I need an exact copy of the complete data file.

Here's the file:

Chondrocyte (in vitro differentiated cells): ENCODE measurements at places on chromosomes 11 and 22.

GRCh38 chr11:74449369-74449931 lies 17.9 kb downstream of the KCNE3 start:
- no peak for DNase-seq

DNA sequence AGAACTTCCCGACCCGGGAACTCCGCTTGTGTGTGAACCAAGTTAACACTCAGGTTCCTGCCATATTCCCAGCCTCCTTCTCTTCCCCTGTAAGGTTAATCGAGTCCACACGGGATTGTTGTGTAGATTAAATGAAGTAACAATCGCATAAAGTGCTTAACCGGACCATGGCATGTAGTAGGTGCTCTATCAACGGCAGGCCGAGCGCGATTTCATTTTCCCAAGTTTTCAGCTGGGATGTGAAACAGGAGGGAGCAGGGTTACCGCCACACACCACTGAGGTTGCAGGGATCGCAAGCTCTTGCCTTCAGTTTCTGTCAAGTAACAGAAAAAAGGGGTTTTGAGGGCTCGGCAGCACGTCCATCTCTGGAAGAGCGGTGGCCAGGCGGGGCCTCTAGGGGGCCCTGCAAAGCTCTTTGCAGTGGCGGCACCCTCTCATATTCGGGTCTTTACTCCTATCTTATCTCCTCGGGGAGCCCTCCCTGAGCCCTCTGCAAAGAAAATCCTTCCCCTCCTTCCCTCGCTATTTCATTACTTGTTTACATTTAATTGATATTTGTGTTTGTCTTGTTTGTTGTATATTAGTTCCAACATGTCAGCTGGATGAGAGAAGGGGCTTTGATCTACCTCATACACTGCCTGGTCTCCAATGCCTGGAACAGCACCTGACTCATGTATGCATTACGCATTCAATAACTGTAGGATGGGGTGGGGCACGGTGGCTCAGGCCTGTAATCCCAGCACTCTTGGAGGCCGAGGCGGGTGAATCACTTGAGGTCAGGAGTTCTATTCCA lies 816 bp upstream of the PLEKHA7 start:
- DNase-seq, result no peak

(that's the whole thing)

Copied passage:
Chondrocyte (in vitro differentiated cells): ENCODE measurements at places on chromosomes 11 and 22.

GRCh38 chr11:74449369-74449931 lies 17.9 kb downstream of the KCNE3 start:
- no peak for DNase-seq

DNA sequence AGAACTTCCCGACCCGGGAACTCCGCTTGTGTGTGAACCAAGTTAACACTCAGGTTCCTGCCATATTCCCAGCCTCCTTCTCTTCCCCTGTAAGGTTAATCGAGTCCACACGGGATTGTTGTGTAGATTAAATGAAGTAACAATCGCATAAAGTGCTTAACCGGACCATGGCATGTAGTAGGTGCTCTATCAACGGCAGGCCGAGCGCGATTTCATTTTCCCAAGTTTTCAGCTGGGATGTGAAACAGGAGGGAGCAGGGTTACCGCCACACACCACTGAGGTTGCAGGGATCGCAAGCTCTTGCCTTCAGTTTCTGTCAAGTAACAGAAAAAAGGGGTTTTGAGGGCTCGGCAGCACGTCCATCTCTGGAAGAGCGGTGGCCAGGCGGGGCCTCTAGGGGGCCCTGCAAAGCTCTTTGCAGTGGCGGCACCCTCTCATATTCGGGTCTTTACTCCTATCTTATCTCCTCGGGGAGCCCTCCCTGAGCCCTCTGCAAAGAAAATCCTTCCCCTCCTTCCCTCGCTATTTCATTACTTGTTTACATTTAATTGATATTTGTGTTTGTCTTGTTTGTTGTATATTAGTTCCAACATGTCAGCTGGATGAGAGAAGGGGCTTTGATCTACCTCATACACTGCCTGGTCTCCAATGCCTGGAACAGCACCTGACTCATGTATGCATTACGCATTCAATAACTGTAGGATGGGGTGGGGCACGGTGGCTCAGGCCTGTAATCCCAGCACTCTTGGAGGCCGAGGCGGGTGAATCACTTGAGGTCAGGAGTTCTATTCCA lies 816 bp upstream of the PLEKHA7 start:
- DNase-seq, result no peak